A comprehensive holistic understanding of who your customers are, how and why they interact with your company, what products or services they use, and how and when they use them yields a great deal of information about how they relate to their environment and your business. This complete customer understanding helps you to optimize your business to better serve them and is the foundation for a personalized customer experience that is vital for sustained customer engagement. In general, digital natives are further ahead in personalized relationships, and many brick-and-mortar companies are competing against a business model under which they struggle to deliver.

Retail companies acutely feel the impact, which is often referred to as “the Amazon effect.” Online retailers transformed customer expectations with every aspect of the customer experience from product presentation and recommendations to follow-up emails about sales or related products.

But the impact extends beyond retail. Consider health care. An understanding of patients and their various interactions with practitioners, service providers, and administrative staff can be used to improve customer satisfaction as well as treatment outcomes.

Such a comprehensive understanding of customers enables businesses to see their interaction levers more clearly and thus develop a more personalized customer experience. By leveraging various connected data points, organizations can offer sought-after capabilities to customers sooner to improve customer interactions by providing additional value to customers.

Create a personalized experience is not simple to just upgrade or product migration. It is a high-level shift to think about data connected and collectively as merged data points. This mindset enables conclusions to be drawn from the larger context and the relationship among data points.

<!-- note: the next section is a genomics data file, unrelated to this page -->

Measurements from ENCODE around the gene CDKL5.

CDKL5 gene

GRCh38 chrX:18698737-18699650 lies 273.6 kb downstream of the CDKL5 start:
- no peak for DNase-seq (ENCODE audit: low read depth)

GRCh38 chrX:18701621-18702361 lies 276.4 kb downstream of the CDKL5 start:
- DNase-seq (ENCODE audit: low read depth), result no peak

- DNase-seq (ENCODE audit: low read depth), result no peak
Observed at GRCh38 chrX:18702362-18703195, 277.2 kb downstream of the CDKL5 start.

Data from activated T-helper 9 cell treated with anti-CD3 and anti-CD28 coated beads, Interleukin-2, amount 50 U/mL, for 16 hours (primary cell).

To create an effective personalized experience, customer data scattered throughout the enterprise must be brought together. This rich visibility delivered by connected customer data is possible only with the right technological underpinnings. Graph databases are built with this premise in mind. They are designed specifically to make sense of highly connected data.

But a graph database in and of itself is not designed to meet the needs of cloud applications, which play a key role in enterprise IT infrastructure. A cloud application is every application that needs to deliver real-time value at an epic scale. The power of a graph database can be fully realized only when paired with the functionality of advanced analytics, real-time indexing, and search. This has led organizations to cobble together multiple point solutions. But integrating several solutions adds additional layers of management complexity, increases the total cost of ownership, and lengthens the time it takes to get a product to market.

Choosing Database Architecture that Never Fails Customers

Cloud applications are driving the digital economy and having a profound and transformative effect on businesses. Cloud applications, apps that are intensely transactional with many geographically distributed endpoints (e.g., browsers, mobile devices, or machines), are expected to be always available and instantly responsive no matter how many users or machines are using it.